The University of Sankore at Timbuctoo: A Neglected Achievement in Black Intellectual History

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If the University of Sankore had not been destroyed; if Professor Ahmad Baba, author of forty historical works, had not had his works and his university destroyed; if the University of Sankore as it was in 1591 had survived the ravage of foreign invasions; the academic and cultural history of Africa might have been different from what it is today.

Kwame Nkrumah – Flower Of Learning (1), At His Installation As First Chancellor Of The University Of Ghana – November 25, 1961

DR. JOHN HENRIK CLARKE was Advisory Editor for the African-American Scholar and Professor, Department of Black and Puerto Rican Studies, at Hunter College, New York, Past President, African Heritage Studies Association, and Founding Member, Black Academy of Arts and Letters. He is a prolific writer of articles on African and Afro-American history and culture appearing regularly in journals in the USA and abroad.

In the Mali Republic, in West Africa today, the ruins of some of the buildings that once housed the University of Sankore, and the Grand Mosque of Timbuctoo, can still be seen. Therefore this subject is both topical and historical. Most Black Americans are just beginning to hear about the University of Sankore and the grandeur of the Songhay Empire during Africa’s third and last Golden Age.1 Western historians have either ignored this period in African history or attributed it to the influence of the Arabs and the Berbers.

The intellectual history of Africa has not been written. It is a history that is long, strong and rich and the holocaust of the slave trade did not destroy it. Contrary to misconceptions that still prevail, in spite of historical evidence that can dispell [sic] them, the Africans were producers of literature and art, and a philosophical way of life, long before their contact with the Western world.

Before the destruction of the Empire of Songhay, by the Moroccans and European mercenary soldiers, at the end of the sixteenth century, the Africans in the Western Sudan (inner West Africa) had been bringing into being great empires and cultures for over a thousand years, the most notable empires were Ghana and Mali. The Songhay Empire, and the University of Sankore, at Timbuctoo, was in existence over a hundred years after the slave trade had already been started along the west coast of Africa.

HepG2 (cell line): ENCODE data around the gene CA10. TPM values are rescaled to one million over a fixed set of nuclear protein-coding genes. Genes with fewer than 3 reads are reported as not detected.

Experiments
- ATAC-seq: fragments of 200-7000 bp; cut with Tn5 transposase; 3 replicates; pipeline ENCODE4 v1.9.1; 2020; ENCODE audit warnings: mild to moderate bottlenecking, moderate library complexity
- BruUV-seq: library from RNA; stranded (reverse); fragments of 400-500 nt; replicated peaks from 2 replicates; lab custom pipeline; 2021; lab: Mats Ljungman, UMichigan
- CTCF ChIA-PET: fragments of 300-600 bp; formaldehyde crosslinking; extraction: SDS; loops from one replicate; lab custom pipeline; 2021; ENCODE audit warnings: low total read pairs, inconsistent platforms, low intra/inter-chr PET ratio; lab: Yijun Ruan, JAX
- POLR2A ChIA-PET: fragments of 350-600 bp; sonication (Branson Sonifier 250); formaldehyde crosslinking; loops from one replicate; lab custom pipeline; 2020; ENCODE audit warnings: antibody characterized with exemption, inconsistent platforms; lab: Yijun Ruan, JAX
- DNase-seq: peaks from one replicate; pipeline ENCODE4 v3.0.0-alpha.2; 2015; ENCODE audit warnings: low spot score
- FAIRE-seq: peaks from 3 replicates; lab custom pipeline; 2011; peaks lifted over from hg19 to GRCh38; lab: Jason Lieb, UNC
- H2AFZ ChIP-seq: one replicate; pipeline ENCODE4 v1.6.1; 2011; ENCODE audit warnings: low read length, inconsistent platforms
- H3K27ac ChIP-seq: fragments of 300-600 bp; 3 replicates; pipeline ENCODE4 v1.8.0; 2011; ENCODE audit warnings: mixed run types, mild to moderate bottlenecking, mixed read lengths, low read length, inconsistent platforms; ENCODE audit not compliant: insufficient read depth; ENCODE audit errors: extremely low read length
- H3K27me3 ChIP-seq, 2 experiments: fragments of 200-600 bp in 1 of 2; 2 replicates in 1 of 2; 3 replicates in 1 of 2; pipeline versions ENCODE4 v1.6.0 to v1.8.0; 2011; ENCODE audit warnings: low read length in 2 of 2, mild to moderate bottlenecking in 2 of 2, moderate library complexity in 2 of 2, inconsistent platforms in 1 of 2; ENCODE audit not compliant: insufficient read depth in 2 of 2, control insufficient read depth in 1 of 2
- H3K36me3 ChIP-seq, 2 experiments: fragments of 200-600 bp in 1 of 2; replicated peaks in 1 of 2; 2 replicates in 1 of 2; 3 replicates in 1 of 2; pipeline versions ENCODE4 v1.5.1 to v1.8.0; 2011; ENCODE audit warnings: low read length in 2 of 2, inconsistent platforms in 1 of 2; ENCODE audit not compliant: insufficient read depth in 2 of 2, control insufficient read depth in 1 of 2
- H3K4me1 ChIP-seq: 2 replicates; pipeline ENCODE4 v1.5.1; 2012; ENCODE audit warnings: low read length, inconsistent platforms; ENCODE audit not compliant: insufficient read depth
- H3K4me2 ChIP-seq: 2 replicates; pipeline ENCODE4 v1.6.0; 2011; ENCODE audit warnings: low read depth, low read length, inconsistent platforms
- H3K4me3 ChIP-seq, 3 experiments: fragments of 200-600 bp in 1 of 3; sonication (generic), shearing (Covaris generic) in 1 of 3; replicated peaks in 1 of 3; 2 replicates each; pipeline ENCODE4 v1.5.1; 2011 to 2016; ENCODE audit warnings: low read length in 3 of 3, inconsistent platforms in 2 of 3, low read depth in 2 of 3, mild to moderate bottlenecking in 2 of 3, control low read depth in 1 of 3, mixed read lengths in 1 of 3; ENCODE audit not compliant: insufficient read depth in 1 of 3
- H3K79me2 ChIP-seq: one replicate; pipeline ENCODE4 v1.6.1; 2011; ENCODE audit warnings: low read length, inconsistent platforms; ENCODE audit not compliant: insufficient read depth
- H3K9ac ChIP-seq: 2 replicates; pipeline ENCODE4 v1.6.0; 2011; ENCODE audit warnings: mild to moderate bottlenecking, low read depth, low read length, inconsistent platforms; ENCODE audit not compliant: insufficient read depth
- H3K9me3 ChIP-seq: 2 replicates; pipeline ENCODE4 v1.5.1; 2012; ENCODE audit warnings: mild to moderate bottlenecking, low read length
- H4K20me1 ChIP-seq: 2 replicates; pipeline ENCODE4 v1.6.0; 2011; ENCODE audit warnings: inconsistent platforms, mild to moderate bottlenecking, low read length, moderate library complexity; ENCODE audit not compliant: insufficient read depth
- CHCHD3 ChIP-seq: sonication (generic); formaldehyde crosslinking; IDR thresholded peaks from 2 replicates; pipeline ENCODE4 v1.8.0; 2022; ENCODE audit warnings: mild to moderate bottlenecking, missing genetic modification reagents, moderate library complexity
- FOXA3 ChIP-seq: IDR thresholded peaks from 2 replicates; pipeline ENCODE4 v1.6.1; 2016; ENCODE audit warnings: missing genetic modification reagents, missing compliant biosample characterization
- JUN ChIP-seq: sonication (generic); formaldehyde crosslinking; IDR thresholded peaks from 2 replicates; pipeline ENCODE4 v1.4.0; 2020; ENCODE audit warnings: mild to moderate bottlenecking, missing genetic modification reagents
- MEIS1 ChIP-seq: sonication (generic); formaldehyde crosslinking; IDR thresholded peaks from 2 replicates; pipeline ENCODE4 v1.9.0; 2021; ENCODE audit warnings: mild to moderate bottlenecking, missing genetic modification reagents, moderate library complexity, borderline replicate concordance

During the period in West African history–from the early part of the fourteenth century to the time of the Moorish invasion in 1591–the city of Timbuctoo and the University and [sic] Sankore in the Songhay Empire were the intellectual centers of Africa. Black scholars were enjoying a renaissance that was known and respected throughout most of Africa and in parts of Europe. At this period in African history, the University of Sankore was the educational capital of the Western Sudan.2 In his book Timbuctoo the Mysterious, Felix DuBois gives us the following description of this period:

The scholars of Timbuctoo yielded in nothing, to the saints in their sojourns in the foreign universities of Fez, Tunis, and Cairo. They astounded the most learned men of Islam by their education. That these Negroes were on a level with the Arabian Savants is proved by the fact that they were installed as professors in Morocco and Egypt. In contrast to this, we find that the Arabs were not always equal to the requirements of Sankore.3

I will speak of only one of the great Black scholars referred to in the book by Felix DuBois.

Ahmed Baba was the last chancellor of the University of Sankore. He was one of the greatest African scholars of the late sixteenth century. His life is a brilliant example of the range and depth of West African intellectual activity before the colonial era. Ahmed Baba was the author of more than forty books; nearly every one of these books had a different theme. He was in Timbuctoo when it was invaded by the Moroccans in 1591, and he was one of the first citizens to protest this occupation of his beloved hometown. Ahmed Baba, along with other scholars, was imprisoned and eventually exiled to Morocco. During his expatriation from Timbuctoo, his collection of 1600 books, one of the richest libraries of his day, was lost.

Plan of Timbuktu/Timbuctoo showing proximity of Ahmed Baba’s dwelling to the University of Sankore/Sankore Mosque. From Felix Dubois’ book Timbuctoo the Mysterious https://books.google.com/books?id=OYELAAAAIAAJ&vq=Ahmed%20Baba&pg=PA341#v=onepage&q&f=false

Now, West Africa entered a sad period of decline. During the Moorish occupation wreck and ruin became the order of the day. When the Europeans arrived in this part of Africa and saw these conditions, they assumed that nothing of order and value had ever existed in these countries.

Western scholarship, in most cases has ignored the great wealth of information on intellectual life in the Western Sudan. The following details on the subject were extracted from the pamphlet,4 “Literacy and Scholarship in Muslim West Africa in the Pre-Colonial Period,” by John O. Hunwick (1974).

In sixteenth-century Timbuctoo, during the relatively settled and prosperous period of the Askias of Songhay, there was an important concentration of scholars around the famous Sankore Mosque and University. There were many celebrated families of scholars in Timbuctoo and throughout the Songhay Empire. Ahmed Baba came out of such a family. This family, and others, produced numerous scholars during the fourteenth and fifteenth centuries, and an illustrious dynasty of judges. In his book Professor Hunwick tells us that:

The scholars of Timbuctoo were not wholly wrapped up in their theoretical studies and the preservation and handling of knowledge, important as this was…many went on pilgrimage to Mecca and while there took the opportunity to hold discussions with, or acquire knowledge from scholars from other parts of the Muslim world. On the way home, some stopped in Egypt and studied under the leading scholars in Cairo. Some also visited other African towns in the course of their travels such as Kano, Katsina, Takedota and Walata, studying if they found teachers, and teaching if they found pupils.